I used to own a '46 Blackstone, and IME they're seriously undervalued on the market (as are virtually all New York Epiphones) - you'll probably pay about 20-30% less than a Gibson L-50 (the closest comparable model) in similar condition; BTW if you're used to Gibson archtop tone be advised that the tops are carved to very different specifications, which translates to the uniquely Epiphone "cutting power" - more even across the board, versus the characteristic Gibson lower-midrange "thump." Unless you live in the Northeast Corridor they can be relatively scarce - this was considered an advanced-beginner/semi-pro 16" instrument, situated between the entry-level Zenith (the latter of which outsold/outlasted the Blackstone, which was discontinued in 1949, and was still produced in nominal quantities into the Kalamazoo era) and the Spartan, Epi's pro-level 16-incher (also discontinued by 1949) - but if you have a line on a nice one they're well worth checking out...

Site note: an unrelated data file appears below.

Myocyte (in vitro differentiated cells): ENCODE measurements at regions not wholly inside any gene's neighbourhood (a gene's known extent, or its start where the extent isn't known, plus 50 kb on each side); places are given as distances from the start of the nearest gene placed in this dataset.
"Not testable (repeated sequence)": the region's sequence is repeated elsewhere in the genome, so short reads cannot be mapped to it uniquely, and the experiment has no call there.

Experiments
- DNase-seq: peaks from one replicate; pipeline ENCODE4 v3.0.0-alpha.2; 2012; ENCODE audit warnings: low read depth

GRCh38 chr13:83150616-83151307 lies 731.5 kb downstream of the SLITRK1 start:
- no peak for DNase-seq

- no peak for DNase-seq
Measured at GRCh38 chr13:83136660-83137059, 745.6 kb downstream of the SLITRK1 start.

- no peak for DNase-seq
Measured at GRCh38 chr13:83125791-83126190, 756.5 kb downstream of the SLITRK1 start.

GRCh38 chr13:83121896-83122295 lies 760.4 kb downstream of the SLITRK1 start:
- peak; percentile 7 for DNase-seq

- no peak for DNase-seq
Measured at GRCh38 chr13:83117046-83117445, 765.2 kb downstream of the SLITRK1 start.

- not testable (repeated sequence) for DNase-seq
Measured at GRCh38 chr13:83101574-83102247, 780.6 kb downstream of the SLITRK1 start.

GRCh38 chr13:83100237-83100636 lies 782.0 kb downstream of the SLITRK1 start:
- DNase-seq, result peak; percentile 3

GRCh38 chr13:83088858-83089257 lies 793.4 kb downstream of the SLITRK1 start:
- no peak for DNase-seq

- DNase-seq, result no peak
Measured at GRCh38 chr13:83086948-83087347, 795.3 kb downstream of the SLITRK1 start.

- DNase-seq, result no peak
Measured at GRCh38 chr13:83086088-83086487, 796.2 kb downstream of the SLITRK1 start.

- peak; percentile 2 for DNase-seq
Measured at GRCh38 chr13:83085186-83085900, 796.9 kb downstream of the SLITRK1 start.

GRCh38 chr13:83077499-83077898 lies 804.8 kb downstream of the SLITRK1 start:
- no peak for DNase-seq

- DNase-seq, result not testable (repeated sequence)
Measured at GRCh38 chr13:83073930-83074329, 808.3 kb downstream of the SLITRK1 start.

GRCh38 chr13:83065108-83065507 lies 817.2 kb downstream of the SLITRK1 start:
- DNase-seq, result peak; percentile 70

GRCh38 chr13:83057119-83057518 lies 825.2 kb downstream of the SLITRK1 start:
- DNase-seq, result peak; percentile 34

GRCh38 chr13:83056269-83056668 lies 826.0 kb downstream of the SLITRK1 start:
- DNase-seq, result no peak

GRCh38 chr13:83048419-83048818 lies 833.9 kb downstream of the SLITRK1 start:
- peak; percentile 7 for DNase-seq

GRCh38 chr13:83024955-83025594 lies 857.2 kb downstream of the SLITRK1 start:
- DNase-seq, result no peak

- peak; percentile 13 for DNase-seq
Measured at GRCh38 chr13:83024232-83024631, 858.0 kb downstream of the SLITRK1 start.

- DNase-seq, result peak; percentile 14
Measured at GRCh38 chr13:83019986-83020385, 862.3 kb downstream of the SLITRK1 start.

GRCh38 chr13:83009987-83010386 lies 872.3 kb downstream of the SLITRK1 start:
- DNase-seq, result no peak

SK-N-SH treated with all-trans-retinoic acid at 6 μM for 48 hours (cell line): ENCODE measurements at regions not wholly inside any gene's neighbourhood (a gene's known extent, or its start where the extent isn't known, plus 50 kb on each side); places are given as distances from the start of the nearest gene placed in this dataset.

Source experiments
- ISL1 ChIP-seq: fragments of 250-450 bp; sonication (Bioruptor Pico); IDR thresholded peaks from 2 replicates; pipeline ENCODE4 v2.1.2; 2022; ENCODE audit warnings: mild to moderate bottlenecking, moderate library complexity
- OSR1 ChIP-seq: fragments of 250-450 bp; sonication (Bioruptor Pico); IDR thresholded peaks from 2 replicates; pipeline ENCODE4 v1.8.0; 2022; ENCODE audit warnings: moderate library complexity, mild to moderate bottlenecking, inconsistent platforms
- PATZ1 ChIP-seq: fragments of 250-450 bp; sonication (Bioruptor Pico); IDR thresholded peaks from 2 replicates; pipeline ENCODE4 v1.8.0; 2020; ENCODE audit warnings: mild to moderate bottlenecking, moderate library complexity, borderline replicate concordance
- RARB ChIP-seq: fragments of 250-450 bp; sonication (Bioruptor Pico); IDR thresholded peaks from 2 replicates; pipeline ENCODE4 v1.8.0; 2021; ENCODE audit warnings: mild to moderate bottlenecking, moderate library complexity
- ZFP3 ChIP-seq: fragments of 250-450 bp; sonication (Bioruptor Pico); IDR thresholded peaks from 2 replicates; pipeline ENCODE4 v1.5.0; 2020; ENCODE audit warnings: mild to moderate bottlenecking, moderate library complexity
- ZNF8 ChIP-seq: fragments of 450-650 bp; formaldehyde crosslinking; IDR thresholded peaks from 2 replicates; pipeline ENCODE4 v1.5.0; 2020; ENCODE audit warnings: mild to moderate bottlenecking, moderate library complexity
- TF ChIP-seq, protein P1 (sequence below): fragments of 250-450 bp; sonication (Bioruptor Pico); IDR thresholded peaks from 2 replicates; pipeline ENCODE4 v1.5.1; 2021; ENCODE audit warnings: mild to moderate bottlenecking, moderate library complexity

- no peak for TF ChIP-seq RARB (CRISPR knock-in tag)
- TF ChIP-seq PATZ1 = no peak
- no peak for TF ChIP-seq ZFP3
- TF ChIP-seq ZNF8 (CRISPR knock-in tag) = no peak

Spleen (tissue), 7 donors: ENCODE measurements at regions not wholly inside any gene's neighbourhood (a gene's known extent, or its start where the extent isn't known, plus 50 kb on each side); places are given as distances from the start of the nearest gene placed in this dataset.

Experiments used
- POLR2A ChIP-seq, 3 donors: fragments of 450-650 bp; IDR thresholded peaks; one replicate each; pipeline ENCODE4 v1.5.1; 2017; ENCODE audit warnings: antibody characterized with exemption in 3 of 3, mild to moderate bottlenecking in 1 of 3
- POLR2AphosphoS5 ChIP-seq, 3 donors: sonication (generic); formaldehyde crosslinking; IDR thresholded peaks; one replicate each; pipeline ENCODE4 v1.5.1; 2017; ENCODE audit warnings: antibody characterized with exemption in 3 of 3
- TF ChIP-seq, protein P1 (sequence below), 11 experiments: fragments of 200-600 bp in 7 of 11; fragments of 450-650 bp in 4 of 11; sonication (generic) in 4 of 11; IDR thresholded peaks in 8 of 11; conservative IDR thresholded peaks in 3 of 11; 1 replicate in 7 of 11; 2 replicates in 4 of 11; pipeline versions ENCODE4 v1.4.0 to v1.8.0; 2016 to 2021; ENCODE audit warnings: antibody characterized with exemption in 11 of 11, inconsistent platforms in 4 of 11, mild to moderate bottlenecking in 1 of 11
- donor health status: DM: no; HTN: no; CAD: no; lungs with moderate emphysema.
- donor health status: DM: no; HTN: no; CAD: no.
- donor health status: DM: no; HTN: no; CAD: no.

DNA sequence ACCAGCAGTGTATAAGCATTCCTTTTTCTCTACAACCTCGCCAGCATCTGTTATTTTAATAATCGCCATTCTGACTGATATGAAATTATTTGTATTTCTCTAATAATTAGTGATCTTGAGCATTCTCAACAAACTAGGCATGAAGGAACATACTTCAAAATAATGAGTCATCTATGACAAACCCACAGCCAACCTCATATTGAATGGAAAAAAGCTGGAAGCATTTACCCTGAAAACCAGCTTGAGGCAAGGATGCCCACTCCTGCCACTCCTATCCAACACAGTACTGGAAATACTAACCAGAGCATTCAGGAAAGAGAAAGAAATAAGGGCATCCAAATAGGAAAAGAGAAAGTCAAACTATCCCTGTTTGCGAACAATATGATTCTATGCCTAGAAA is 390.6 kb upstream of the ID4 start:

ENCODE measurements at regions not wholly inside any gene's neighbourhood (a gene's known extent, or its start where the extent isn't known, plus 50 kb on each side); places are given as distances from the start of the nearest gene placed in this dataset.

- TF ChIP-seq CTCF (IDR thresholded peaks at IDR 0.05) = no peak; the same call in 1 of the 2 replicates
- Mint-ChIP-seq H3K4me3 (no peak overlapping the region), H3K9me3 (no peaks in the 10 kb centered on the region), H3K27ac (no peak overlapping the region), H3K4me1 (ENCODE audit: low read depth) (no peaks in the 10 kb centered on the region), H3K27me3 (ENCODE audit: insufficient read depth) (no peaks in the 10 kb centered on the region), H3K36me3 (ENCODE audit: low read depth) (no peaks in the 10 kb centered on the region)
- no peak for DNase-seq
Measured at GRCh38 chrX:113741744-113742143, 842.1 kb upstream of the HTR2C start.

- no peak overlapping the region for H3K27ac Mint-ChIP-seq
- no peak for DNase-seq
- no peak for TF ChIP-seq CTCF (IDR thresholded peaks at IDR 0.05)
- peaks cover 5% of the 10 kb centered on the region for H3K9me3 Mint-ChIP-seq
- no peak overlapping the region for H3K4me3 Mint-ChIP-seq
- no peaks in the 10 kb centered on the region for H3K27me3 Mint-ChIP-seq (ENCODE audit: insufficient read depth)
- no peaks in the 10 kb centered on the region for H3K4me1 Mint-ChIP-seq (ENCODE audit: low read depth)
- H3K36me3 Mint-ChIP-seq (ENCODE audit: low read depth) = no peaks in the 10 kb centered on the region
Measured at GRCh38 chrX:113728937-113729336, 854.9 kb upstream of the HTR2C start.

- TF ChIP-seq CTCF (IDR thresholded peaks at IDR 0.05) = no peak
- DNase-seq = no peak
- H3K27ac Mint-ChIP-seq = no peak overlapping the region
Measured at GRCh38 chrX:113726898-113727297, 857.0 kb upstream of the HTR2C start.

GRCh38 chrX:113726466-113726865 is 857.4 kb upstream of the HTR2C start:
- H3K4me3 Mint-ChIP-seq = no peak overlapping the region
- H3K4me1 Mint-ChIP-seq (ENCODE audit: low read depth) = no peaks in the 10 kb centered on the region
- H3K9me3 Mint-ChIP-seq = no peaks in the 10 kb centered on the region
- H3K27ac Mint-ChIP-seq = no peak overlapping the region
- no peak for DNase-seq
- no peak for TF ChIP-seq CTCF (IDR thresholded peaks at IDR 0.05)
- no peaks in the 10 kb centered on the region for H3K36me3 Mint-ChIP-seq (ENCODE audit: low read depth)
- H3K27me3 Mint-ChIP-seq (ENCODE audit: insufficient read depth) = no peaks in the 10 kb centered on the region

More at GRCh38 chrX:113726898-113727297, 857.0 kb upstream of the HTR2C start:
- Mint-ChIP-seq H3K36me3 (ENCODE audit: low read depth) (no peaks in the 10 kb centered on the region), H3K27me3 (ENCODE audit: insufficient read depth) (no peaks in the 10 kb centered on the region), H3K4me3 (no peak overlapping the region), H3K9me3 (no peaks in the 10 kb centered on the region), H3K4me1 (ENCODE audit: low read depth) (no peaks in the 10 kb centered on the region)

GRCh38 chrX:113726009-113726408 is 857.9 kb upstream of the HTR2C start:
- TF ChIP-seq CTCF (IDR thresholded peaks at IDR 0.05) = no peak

Exactly and if one is willing to go for a 17" body the Epi Devon is one of the best values around for a vintage, carved top archtop. Same guitar as the higher priced Triumph and Broadway, less glitzy. Beautiful sound, yes, with cutting power, but also great clarity across the full range and wonderful natural reverb.
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  #8  
Old 09-03-2020, 01:09 PM
mandobaron mandobaron is offline
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Thanks for the thoughts everyone!